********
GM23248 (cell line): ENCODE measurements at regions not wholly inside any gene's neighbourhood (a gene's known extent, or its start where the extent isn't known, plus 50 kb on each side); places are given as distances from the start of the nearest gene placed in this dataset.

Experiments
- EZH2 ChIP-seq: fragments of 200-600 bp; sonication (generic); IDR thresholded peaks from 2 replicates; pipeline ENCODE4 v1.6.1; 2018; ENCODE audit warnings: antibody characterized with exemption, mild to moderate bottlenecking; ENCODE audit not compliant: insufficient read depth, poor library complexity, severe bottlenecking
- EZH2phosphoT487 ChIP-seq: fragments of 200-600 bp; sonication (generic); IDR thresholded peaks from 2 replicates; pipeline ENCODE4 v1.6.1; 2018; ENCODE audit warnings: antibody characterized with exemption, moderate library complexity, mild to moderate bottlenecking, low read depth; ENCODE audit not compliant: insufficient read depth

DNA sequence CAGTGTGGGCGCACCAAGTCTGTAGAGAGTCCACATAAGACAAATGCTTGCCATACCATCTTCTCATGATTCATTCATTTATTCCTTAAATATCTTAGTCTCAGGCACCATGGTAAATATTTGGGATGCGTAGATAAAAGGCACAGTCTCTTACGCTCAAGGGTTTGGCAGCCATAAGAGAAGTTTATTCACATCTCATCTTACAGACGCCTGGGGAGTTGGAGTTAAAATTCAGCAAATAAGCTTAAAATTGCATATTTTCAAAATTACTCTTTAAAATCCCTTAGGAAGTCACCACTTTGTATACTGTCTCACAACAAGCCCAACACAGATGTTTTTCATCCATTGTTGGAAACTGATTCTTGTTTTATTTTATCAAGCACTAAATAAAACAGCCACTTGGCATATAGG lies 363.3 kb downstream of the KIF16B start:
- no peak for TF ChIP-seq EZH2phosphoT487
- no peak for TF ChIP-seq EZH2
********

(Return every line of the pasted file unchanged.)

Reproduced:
GM23248 (cell line): ENCODE measurements at regions not wholly inside any gene's neighbourhood (a gene's known extent, or its start where the extent isn't known, plus 50 kb on each side); places are given as distances from the start of the nearest gene placed in this dataset.

Experiments
- EZH2 ChIP-seq: fragments of 200-600 bp; sonication (generic); IDR thresholded peaks from 2 replicates; pipeline ENCODE4 v1.6.1; 2018; ENCODE audit warnings: antibody characterized with exemption, mild to moderate bottlenecking; ENCODE audit not compliant: insufficient read depth, poor library complexity, severe bottlenecking
- EZH2phosphoT487 ChIP-seq: fragments of 200-600 bp; sonication (generic); IDR thresholded peaks from 2 replicates; pipeline ENCODE4 v1.6.1; 2018; ENCODE audit warnings: antibody characterized with exemption, moderate library complexity, mild to moderate bottlenecking, low read depth; ENCODE audit not compliant: insufficient read depth

DNA sequence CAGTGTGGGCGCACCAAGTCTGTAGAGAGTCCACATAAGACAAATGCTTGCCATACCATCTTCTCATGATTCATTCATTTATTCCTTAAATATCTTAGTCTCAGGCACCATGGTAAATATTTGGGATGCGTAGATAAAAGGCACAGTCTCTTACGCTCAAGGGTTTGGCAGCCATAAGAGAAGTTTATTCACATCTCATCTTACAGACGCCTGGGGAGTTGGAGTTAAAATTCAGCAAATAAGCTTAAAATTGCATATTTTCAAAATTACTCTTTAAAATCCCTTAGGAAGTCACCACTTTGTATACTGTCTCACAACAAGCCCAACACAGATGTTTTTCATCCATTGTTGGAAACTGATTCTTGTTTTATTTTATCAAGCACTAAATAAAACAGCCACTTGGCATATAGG lies 363.3 kb downstream of the KIF16B start:
- no peak for TF ChIP-seq EZH2phosphoT487
- no peak for TF ChIP-seq EZH2